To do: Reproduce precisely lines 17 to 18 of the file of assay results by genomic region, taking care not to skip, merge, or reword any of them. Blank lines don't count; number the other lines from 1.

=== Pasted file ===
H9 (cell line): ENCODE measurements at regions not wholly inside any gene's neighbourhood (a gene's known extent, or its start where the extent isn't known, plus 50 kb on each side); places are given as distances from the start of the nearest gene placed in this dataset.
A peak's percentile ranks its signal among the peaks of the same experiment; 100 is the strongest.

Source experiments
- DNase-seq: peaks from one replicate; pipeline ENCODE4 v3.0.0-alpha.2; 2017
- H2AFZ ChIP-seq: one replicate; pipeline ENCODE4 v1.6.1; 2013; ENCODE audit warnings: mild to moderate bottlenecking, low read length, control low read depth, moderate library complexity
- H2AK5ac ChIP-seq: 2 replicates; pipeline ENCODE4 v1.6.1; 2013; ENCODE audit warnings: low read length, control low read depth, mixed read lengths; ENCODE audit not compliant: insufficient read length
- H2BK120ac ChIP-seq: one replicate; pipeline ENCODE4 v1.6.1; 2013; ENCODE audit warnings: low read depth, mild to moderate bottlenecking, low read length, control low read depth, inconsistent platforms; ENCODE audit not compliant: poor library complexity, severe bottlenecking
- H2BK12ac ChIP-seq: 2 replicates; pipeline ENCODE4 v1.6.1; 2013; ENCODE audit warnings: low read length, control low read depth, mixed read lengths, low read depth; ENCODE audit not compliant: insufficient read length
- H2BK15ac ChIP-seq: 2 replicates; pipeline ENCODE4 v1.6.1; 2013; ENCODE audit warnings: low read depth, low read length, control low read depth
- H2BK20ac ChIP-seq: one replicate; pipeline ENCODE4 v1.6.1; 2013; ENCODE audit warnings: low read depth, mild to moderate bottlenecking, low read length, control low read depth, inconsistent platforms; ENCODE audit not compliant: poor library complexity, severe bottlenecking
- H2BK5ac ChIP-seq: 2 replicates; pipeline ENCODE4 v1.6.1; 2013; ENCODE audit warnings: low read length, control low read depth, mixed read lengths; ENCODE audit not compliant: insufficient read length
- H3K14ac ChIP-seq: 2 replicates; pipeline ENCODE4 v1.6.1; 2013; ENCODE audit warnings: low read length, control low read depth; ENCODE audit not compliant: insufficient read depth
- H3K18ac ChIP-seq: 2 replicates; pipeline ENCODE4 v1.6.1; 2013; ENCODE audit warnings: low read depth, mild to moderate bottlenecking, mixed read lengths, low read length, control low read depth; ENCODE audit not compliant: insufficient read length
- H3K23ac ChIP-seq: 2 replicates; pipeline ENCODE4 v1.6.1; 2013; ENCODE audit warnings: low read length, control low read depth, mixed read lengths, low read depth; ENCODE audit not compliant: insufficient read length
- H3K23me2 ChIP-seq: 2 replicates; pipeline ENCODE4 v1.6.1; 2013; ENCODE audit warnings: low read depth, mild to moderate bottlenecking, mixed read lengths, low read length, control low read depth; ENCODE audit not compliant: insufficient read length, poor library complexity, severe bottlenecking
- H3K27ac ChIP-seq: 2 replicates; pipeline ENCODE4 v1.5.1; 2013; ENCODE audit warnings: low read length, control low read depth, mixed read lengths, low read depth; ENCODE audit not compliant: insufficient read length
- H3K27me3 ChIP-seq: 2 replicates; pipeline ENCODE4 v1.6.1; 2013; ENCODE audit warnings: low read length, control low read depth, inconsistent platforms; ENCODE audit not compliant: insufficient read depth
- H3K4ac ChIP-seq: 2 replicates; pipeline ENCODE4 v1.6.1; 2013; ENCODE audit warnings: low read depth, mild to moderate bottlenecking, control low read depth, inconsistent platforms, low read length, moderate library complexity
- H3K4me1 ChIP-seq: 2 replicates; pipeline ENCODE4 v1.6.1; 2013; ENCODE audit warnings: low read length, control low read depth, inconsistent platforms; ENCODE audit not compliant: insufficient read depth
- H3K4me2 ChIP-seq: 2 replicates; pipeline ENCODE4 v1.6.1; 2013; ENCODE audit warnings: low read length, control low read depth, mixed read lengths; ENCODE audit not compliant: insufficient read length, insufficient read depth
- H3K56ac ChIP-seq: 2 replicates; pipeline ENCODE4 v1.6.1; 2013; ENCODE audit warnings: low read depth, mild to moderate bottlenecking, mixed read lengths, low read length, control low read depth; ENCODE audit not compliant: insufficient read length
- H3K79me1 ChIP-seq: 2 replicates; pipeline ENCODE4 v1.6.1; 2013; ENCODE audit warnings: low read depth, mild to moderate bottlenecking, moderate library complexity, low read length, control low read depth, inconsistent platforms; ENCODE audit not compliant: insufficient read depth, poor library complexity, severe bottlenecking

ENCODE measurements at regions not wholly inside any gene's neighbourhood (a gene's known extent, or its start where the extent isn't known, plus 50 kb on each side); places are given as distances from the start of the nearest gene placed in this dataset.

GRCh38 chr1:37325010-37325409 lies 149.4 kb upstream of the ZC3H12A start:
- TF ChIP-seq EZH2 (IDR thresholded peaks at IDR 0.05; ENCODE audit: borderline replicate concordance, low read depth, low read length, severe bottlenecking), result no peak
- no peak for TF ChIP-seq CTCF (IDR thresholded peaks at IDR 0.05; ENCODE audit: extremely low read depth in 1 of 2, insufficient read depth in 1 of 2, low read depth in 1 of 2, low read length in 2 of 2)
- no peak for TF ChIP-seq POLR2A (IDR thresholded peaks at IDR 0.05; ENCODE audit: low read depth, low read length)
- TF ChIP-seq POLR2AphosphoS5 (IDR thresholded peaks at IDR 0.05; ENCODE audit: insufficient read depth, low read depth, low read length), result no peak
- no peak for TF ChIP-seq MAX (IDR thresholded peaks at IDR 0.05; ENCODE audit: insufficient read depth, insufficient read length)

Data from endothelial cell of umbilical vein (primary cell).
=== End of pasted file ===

- H3K27me3 ChIP-seq: 2 replicates; pipeline ENCODE4 v1.6.1; 2013; ENCODE audit warnings: low read length, control low read depth, inconsistent platforms; ENCODE audit not compliant: insufficient read depth
- H3K4ac ChIP-seq: 2 replicates; pipeline ENCODE4 v1.6.1; 2013; ENCODE audit warnings: low read depth, mild to moderate bottlenecking, control low read depth, inconsistent platforms, low read length, moderate library complexity